TCS Daily


The Kyoto Cup

By Kenneth Green - May 5, 2003 12:00 AM

In the fourth overtime period of a recent Stanley Cup playoff game, I found my mind wandering to a different kind of hockey stick - the kind that UN scientists claim is sketched out by temperature records going back 1000 years or so. Since the first reports of the United Nations Intergovernmental Panel on Climate Change, UN scientists have used a reconstruction of past climates based on evidence from tree rings, coral, boreholes, and other proxy indicators that suggested the climate was mostly unchanging for the last 1000 years, with the spike of the last 150 years appearing to be clearly abnormal (Figure below) shooting upward like the blade of a hockey stick.



Source: United Nations Intergovernmental Panel on Climate Change, Third Assessment Report

But over the years, data has accumulated arguing that the "IPCC hockey stick" is fundamentally flawed. Some researchers, studying the climate of the last 1000 years argued that the IPCC scientists were refusing to acknowledge evidence indicating that in reality, the temperature from about 1,000 A.D. to 1300 A.D. was quite a bit warmer than today, while the climate from 1300 A.D to 1850 was unusually cold. As climate researcher David Wojick illustrates, a more realistic depiction of recent climate is not a hockey stick, but is more a matter of emerging from a climatic valley (see Figure below).



Despite the accumulating evidence, UN scientists have continued to assert that the medieval warm period and the little ice age were strictly local phenomenon, and hence, were not representative of the Earth's climate as a whole. That willful ignorance led Australian climate researcher John Daly to label the IPCC hockey stick "A New Low in Climate Science." Daly argued that "What is required to disprove the Hockey Stick is to demonstrate conclusively the existence of the Medieval Warm Period and/or the Little Ice Age as recorded in proxy and/or historical evidence from around the world."

Fortunately, a new study, by the Harvard-Smithsonian Center for Astrophysics offers just what Daly requested. A review of more than 200 climate studies confirms the that both the medieval warm period and the little ice age were global, not regional phenomena. As astrophysicist Sallie Baliunas explains, "For a long time, researchers have possessed anecdotal evidence supporting the existence of these climate extremes. For example, the Vikings established colonies in Greenland at the beginning of the second millennium that died out several hundred years later when the climate turned colder. And in England, vineyards had flourished during the medieval warmth. Now, we have an accumulation of objective data to back up these cultural indicators."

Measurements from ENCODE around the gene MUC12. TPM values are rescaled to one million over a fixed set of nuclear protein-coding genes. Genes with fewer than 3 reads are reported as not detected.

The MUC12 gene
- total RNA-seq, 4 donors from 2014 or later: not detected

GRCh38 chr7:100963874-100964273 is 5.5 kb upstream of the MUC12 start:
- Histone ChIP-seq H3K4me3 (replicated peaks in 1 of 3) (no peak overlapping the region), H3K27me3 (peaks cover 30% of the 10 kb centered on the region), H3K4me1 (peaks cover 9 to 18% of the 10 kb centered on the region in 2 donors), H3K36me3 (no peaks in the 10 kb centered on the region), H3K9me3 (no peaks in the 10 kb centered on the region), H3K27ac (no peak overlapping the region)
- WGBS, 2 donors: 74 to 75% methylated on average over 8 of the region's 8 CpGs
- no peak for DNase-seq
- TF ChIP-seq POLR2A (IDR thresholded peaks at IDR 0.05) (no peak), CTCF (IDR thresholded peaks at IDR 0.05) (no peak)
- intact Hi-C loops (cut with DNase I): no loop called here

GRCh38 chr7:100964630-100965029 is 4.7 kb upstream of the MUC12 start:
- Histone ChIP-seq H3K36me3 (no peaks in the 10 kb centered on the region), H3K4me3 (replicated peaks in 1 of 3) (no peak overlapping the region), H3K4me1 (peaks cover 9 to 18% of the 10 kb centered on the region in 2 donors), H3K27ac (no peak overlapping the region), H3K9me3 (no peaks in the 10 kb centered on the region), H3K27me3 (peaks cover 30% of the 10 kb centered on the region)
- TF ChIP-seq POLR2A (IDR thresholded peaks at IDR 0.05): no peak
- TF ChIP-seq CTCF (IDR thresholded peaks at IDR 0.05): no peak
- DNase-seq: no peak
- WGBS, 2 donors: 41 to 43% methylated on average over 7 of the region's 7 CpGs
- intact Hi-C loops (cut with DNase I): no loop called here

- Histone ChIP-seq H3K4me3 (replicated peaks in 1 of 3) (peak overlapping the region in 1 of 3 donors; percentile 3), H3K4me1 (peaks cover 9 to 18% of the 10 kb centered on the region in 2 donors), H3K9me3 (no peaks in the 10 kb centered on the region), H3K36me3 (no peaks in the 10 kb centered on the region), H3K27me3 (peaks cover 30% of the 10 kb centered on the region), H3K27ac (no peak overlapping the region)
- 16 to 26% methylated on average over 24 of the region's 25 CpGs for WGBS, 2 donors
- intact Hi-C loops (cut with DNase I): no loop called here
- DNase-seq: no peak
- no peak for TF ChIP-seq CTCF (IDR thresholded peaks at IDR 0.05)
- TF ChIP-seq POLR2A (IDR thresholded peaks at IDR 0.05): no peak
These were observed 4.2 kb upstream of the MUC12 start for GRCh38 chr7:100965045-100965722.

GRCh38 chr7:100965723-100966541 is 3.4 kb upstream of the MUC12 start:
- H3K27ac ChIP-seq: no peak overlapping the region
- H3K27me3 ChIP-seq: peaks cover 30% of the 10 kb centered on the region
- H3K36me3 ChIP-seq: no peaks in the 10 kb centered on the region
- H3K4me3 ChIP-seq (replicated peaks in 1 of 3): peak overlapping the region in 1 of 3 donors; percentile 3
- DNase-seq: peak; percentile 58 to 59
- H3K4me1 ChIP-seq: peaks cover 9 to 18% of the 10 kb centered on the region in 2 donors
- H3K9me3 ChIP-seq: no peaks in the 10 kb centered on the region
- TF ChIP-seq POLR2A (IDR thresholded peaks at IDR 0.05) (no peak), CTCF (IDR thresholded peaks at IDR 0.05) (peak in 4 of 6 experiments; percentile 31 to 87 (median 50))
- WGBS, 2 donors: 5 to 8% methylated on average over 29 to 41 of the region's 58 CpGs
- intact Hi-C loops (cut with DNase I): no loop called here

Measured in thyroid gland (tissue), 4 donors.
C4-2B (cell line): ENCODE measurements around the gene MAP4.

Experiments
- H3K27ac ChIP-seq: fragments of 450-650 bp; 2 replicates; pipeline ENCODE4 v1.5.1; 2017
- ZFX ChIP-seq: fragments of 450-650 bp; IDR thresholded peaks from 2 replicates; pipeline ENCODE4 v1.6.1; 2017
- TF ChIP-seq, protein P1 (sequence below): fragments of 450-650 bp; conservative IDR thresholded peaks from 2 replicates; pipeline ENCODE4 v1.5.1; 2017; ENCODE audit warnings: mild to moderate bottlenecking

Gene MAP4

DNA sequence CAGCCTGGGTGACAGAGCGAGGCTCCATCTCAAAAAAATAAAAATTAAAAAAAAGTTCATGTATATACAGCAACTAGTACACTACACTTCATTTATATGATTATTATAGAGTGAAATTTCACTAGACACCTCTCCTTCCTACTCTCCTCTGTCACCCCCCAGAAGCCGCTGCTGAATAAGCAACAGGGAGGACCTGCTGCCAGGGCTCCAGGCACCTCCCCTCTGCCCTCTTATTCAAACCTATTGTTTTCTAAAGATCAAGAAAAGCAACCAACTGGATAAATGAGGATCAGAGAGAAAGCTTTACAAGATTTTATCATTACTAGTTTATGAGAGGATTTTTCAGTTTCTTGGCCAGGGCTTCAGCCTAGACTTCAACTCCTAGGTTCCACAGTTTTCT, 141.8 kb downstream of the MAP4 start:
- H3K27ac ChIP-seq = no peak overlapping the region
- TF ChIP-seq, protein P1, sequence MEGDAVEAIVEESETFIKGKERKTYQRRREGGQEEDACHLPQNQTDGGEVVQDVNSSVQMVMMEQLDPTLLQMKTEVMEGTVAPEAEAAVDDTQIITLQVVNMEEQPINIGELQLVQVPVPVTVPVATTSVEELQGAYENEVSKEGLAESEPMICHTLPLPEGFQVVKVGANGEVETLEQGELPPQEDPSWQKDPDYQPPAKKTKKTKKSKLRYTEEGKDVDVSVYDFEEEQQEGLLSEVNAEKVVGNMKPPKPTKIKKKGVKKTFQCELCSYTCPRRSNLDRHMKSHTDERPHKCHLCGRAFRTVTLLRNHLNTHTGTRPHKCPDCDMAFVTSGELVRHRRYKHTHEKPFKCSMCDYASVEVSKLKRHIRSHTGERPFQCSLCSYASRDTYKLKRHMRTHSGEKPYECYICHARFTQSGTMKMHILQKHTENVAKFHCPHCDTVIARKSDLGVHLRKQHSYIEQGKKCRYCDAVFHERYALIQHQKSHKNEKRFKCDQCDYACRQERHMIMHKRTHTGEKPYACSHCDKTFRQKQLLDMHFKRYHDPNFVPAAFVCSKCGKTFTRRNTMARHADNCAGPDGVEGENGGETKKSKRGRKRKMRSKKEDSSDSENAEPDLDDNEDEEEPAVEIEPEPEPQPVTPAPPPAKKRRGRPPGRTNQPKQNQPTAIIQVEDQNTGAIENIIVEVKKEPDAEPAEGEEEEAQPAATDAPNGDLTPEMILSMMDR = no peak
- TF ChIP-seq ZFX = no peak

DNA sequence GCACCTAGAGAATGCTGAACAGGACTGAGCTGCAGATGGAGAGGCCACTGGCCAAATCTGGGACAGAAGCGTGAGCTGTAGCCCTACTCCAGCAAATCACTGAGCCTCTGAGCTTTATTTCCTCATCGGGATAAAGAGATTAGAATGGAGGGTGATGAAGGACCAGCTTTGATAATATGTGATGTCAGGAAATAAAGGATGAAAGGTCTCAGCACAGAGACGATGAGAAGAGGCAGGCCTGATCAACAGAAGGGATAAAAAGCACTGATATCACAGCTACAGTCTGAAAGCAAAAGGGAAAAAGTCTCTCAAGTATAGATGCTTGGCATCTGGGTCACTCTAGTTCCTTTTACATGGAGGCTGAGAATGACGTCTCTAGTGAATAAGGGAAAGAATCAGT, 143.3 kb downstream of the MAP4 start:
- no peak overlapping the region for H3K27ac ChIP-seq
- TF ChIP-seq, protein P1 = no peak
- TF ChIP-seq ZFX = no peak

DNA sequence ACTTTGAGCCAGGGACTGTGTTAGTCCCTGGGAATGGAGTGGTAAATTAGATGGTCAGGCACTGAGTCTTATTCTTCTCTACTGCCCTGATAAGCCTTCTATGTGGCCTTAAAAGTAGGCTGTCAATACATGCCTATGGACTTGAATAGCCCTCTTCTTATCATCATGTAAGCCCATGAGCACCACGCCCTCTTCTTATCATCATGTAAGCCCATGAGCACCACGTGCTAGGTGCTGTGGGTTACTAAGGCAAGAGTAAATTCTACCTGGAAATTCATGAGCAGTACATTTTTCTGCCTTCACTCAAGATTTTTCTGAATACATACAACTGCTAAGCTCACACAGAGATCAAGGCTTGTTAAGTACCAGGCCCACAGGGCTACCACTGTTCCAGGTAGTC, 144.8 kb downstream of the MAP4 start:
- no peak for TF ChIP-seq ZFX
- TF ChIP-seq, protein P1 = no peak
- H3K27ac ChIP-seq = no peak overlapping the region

The question of whether we're in hockey-stick mode, or hill-and-valley mode is critical, because it cuts right to the heart of the climate change debate. Is recent climate change abnormal enough to support the assumption that it must be due to human activity, or is recent climate change within the realm of natural variation? The former argument is used to support mandatory greenhouse gas reduction schemes, like the Kyoto Protocol, while the latter view is used to support arguments that our current best response to climate change is to build resilience, and get ready for a somewhat warmer environment.

As it becomes clear that recently observed climate changes are not unusual, the case for assuming human causation is greatly weakened. If the climate is changing due to forces other than human action, then greenhouse gas controls will do nothing to protect future generations confronting the impacts of climate change. UN scientists have acknowledged that there is no evidence implicating human activity with any warming before 1950, but they continue to attribute "most" of the warming since 1950 to human activity, and continue to clamor for immediate greenhouse gas emission reductions.

The world is in the second overtime period of the Kyoto Cup, with climate change alarmists pushing economically crippling greenhouse gas controls around the world with increasing desperation, while those holding climate change to be largely natural are fighting to preserve the economic freedom that provides the resources needed to secure health, safety, and environmental protection.

A lot is riding on the Kyoto Cup. If we waste our resources in controlling carbon emissions that are not responsible for causing recently observed warming, where are we going to get the resources to help those areas that will experience the negative impacts of a changing climate caused by Mother Nature? Let's hope that the UN breaks its hockey stick, and joins in a real exploration of how we protect future generations from a largely natural climate change.

Environmental Scientist Kenneth Green is Director of the Risk and Environment Centre at The Fraser Institute. His most recent publication is "Global Warming: Understanding the Debate," a text-book for junior high school students.
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